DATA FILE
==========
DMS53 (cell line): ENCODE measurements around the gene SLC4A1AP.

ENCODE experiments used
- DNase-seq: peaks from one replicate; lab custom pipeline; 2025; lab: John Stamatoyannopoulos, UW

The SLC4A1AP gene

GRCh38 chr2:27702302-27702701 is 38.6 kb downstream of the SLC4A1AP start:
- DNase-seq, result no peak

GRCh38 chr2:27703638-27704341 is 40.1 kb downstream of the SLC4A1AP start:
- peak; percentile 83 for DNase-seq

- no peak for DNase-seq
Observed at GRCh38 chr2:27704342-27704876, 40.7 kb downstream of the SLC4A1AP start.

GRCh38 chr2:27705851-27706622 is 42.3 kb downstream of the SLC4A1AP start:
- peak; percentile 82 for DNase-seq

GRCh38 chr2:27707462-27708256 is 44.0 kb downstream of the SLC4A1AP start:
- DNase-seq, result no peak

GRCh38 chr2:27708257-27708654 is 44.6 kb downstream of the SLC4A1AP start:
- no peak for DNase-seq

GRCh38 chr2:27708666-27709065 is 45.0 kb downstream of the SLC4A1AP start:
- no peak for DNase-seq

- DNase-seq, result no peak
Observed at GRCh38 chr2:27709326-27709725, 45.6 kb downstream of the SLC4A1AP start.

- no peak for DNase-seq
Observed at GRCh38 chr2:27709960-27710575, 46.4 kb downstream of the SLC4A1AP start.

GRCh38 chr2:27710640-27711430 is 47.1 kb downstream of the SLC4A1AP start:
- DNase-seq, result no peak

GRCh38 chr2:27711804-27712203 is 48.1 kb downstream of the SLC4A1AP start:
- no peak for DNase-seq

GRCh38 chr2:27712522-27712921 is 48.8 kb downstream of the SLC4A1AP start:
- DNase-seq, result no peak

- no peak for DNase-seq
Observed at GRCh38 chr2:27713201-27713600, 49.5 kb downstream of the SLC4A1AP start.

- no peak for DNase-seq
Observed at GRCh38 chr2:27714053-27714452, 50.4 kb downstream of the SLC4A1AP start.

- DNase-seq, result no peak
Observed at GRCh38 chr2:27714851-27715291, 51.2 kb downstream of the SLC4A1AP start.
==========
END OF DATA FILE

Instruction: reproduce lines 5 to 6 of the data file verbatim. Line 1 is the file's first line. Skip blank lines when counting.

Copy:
GRCh38 chr2:27702302-27702701 is 38.6 kb downstream of the SLC4A1AP start:
- DNase-seq, result no peak